Assert.IsTrue(returnName.Name != string.Empty && returnName.Type == "Female First Names" ||
                       returnName.Type == "Male First Names");
    }
}

The next step now was to refactor the existing tests to prove the assembly of the name data transfer objects that would hold the first name and last name derived from the returned entity objects.

The first thing I did was break out the actual name objects into their respective files.  I did this using ReSharper, because it’s super insanely simple with ReSharper.  After that I put the class files in the project that has the model.  Next I fixed the namespaces to Generator.Core.Model.  The class files after these changes looked like the code below.

IFullName.c

namespace Generator.Core.Model
{
    public interface IFullName
    {
        string FirstName { get; set; }
        string LastName { get; set; }
    }
}

FullName.cs

namespace Generator.Core.Model
{
    public class FullName : IFullName
    {
        public FullName()
        {
            FirstName = string.Empty;
            LastName = string.Empty;
        }

         #region IFullName Members

         public string FirstName { get; set; }
         public string LastName { get; set; }

         #endregion
     }
}

NameFactory.cs

namespace Generator.Core.Model
{
    public class NameFactory
    {
        public static IFullName Build()
        {
            return new FullName {FirstName = "TestFirst", LastName = "TestLast"};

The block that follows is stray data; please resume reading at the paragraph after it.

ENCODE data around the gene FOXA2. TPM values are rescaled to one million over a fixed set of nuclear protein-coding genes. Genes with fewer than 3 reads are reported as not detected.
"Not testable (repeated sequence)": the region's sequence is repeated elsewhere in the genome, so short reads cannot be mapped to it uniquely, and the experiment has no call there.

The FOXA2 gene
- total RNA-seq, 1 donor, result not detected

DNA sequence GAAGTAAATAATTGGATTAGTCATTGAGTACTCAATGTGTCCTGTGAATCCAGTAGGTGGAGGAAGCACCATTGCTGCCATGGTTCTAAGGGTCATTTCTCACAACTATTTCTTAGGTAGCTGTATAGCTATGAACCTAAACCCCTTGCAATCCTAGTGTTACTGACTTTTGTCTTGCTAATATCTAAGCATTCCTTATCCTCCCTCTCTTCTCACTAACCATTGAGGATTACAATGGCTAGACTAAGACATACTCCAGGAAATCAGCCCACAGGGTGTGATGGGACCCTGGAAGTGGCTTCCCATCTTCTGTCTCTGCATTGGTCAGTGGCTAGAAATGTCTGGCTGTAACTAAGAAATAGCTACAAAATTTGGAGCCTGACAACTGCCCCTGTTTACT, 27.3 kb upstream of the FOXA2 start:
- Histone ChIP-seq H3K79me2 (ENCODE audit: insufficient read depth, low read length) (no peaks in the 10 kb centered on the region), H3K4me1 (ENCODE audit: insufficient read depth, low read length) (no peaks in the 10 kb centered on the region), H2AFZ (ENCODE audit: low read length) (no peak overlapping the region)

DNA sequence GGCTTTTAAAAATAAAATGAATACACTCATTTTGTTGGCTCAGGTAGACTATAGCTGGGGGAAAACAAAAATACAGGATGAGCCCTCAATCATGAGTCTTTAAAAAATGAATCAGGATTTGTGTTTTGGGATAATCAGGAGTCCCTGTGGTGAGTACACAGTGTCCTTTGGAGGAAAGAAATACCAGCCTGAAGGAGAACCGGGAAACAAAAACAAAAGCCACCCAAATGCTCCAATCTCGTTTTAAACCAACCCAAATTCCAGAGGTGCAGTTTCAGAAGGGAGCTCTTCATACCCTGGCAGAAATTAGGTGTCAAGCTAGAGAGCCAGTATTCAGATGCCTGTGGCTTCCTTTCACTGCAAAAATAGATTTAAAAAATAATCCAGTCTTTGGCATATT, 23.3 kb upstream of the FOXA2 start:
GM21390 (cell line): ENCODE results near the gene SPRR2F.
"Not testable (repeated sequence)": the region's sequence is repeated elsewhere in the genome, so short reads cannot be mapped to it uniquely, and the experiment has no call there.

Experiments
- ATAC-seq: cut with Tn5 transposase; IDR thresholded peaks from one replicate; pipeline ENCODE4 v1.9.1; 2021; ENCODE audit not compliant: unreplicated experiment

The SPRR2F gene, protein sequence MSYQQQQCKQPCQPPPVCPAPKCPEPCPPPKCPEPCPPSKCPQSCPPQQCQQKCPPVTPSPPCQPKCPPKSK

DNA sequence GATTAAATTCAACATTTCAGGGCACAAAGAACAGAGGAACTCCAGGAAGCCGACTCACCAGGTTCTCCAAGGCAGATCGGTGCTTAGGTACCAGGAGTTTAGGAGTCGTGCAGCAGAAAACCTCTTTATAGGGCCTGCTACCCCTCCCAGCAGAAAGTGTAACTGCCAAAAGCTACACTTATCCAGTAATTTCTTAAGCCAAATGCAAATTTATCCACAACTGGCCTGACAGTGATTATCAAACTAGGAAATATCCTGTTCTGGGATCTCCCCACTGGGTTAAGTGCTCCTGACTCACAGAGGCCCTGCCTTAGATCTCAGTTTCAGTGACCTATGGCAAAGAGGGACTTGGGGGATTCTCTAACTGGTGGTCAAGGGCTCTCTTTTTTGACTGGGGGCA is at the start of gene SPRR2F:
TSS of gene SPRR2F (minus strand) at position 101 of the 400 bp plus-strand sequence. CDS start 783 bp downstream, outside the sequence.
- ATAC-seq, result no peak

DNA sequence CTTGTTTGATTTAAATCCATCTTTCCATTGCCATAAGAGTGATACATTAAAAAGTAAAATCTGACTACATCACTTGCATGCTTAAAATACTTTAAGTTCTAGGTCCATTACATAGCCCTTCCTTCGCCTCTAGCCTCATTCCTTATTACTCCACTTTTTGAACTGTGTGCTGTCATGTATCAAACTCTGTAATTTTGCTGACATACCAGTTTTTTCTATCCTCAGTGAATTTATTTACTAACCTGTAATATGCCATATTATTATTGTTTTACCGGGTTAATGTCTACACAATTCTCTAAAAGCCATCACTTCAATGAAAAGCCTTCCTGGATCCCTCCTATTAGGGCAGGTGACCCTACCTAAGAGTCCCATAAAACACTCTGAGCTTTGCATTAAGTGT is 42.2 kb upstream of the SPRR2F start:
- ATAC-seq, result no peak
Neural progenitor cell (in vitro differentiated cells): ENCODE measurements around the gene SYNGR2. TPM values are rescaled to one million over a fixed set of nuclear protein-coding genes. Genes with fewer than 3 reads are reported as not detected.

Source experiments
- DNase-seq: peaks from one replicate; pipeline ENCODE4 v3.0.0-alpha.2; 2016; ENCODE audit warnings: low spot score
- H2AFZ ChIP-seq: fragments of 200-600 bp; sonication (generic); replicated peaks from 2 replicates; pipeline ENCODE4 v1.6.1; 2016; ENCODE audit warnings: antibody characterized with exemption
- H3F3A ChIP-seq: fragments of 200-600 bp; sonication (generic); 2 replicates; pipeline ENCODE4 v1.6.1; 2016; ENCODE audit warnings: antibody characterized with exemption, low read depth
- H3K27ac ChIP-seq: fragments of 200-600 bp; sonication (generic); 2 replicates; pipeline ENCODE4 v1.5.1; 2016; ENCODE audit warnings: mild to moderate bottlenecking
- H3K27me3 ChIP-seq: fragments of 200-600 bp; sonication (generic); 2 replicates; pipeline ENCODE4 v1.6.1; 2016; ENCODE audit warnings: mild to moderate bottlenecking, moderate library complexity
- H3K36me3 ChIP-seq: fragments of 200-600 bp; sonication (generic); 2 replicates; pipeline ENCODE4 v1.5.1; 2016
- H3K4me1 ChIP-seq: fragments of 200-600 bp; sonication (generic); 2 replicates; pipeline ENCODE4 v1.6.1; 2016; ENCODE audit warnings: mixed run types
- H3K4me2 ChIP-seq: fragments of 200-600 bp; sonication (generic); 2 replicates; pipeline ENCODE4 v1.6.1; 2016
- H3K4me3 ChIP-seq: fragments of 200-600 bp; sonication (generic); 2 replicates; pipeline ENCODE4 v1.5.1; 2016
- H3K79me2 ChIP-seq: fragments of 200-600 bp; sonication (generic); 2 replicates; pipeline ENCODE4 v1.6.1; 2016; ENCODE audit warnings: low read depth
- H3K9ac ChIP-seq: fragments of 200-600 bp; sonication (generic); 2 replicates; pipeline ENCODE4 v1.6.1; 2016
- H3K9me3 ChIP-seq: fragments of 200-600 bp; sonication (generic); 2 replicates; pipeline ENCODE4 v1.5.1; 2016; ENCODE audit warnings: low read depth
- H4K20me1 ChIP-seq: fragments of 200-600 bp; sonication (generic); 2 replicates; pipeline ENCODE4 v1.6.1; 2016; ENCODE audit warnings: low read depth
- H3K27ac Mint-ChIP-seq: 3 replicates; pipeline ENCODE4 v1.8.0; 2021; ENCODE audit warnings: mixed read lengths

}
    }
}

Now that we have these files moved out to the project where all the munging will happen, I’m going to start the actual refactor of the tests.  What I’ve come up with for the test refactor is as follows.

using Generator.Core.Model;
using Microsoft.VisualStudio.TestTools.UnitTesting;

namespace Factory.Tests
{
    [TestClass]
    public class FactoryNameBuilder
    {
        [TestMethod]
        public void VerifyFullNameObjectInstantiatesWithNames()
        {
            var name = new FullName();
            Assert.IsTrue(name.FirstName.Length == 0);
            Assert.IsTrue(name.LastName.Length == 0);
        }

        [TestMethod]
        public void VerifyFullNameObjectReturnsFromFactory()
        {
            var factory = new NameFactory();
            IFullName name = factory.Build();
            Assert.IsTrue(name.FirstName.Length > 0);
            Assert.IsTrue(name.LastName.Length > 0);
        }

        [TestMethod]
        public void VerifyFullNameIsRandom()
        {
            var factory = new NameFactory();
            IFullName nameOne = factory.Build();
            IFullName nameTwo = factory.Build();

            Assert.AreNotEqual(nameOne.FirstName, nameTwo.FirstName);
            Assert.AreNotEqual(nameOne.LastName, nameTwo.LastName);